Posted by: Mike Cornelius | January 6, 2013

NHL Salvages A Season, But Will Anyone Care?

So there will be an NHL season after all or at least some semblance of one. Shortly before sunrise on Sunday morning, Commissioner Gary Bettman and Players’ Association Executive Director Donald Fehr stood together in a hotel conference room in New York and announced that agreement had been reached on the framework for a new collective bargaining agreement. The deal came at the end of a marathon 16-hour bargaining session facilitated by federal mediator Scot Beckenbaugh, and just days before the January 10th deadline the league had set for cancelling the entire 2012-13 season.

Beckenbaugh spent Friday shuttling between the NHL’s office in Midtown and the hotel the union was using a few blocks away on West 44th Street. Meeting with each side in turn over the course of 12 hours, the mediator explored what concessions both were willing to make while not revealing the other party’s position. By early Saturday afternoon, even as the players were voting to allow Fehr to dissolve the union and proceed with legal action against the league, Beckenbaugh decided that it was worth having the sides meet face to face. When Bettman and Fehr emerged hours later to announce the deal, the intense rancor and bitterness of a lockout that lasted 113 days was set aside. “Don Fehr and I are here to tell you that we have reached an agreement on a framework for a new collective bargaining agreement,” said Bettman, adding “We still have more work to do, but it’s good to be at this point.” For his part Fehr told reporters that “Hopefully, within a very few days, the fans can get back to watching people who are skating, not the two of us.”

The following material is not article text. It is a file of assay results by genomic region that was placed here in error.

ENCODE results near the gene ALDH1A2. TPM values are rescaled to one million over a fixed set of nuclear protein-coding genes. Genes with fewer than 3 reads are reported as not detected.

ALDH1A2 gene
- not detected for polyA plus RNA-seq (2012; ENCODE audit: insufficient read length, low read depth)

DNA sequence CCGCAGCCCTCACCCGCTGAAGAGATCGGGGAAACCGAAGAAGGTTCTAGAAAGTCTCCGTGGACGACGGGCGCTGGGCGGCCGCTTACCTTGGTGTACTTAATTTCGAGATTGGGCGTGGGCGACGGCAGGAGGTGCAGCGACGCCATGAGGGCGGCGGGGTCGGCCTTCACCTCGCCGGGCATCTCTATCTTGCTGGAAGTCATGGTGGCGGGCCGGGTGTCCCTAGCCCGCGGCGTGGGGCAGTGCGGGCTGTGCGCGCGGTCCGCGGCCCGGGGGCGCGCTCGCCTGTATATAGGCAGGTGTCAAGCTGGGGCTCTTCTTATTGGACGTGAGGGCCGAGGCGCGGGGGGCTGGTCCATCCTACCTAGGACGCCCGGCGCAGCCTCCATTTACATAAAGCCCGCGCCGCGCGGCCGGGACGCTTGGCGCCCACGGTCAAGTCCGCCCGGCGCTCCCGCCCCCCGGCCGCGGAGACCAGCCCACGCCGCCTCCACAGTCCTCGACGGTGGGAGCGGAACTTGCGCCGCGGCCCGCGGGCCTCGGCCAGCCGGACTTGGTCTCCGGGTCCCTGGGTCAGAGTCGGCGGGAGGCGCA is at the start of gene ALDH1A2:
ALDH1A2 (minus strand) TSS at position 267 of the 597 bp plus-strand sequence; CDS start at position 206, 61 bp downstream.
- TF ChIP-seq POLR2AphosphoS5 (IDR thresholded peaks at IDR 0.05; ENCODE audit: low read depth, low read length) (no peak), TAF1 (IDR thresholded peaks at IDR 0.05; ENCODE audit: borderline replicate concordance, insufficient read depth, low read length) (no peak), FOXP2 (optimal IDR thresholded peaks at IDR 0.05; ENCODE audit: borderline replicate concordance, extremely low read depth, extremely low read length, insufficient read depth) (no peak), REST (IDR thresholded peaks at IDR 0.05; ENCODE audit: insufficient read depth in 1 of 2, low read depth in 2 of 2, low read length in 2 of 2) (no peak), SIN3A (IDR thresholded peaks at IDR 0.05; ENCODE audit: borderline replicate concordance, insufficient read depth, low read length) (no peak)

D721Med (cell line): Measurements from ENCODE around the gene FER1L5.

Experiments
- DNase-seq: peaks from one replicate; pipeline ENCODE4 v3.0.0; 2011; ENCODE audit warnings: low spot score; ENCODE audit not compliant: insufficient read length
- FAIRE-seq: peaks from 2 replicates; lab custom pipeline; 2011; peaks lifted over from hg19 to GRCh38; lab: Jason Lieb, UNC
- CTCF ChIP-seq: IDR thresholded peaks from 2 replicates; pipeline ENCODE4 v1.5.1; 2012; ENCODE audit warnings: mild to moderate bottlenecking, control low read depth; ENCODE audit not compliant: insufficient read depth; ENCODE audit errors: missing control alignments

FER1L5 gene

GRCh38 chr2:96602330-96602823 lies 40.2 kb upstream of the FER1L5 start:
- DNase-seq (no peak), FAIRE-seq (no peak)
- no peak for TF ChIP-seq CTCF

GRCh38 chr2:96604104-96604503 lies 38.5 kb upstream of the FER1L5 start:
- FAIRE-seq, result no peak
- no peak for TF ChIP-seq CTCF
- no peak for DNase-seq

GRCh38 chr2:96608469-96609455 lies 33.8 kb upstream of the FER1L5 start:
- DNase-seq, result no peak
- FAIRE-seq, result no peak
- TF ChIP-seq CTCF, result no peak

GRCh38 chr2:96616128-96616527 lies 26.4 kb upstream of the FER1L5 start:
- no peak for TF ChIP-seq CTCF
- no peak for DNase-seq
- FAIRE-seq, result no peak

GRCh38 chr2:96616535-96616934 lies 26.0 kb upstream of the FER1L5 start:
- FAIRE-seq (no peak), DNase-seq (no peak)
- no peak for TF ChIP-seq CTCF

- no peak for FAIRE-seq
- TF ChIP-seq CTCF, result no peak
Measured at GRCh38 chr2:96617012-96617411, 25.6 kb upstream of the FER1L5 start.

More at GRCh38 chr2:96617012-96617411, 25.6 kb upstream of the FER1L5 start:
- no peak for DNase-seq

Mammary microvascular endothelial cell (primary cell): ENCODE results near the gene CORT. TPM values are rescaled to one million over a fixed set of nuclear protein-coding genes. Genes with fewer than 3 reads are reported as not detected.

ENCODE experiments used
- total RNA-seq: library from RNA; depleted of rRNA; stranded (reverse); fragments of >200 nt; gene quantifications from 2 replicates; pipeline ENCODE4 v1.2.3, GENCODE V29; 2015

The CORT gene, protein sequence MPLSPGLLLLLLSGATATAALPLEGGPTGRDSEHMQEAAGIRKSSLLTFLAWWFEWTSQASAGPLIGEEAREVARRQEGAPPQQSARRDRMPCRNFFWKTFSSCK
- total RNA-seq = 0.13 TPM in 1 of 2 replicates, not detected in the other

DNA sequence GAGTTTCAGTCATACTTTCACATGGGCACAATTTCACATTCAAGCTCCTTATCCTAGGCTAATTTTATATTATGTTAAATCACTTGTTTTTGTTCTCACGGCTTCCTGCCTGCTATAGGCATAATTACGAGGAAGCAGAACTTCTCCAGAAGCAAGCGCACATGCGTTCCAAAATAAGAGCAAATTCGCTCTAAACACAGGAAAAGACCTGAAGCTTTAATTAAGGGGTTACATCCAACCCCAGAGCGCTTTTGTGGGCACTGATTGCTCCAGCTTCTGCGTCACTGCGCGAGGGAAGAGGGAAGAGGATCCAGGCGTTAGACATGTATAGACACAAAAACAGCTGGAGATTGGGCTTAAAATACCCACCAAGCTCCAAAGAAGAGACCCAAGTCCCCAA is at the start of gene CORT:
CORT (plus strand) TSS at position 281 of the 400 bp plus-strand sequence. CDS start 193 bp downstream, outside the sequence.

Before that can happen the actual agreement still has to be committed to paper and both the owners and players must ratify it. Players who opted to play overseas during the lockout must return to North America, and general managers have to digest the terms of the deal so they can know how much money they have to finish putting together their teams. All of that is expected to take place within the next few days, followed by very brief training camps and a 48 to 50 game season that should get underway sometime between January 15th and 19th.

While that’s all taking place the media will of course focus on who won and who lost, especially as the terms of the new agreement become known in the next few days. The owners achieved their primary goal of reducing the players’ share of hockey related revenue from 57% in the old contract to 50%, but that particular victory has been a foregone conclusion for weeks. The owners also wanted a lengthy contract, and on the surface this one has a ten year term. However either side can opt out after eight years, which is more in line with what the union was proposing. It appears the owners may also have gotten most of what they wanted in terms of limiting the length of individual contracts and the amount by which a player’s contract can change from year to year, making it more difficult for teams to circumvent the salary cap through creative contracts. On the other hand several players are touting an improved pension plan as a significant victory, and the salary cap of $64.3 million for the 2013-14 season is in line with what the union had proposed.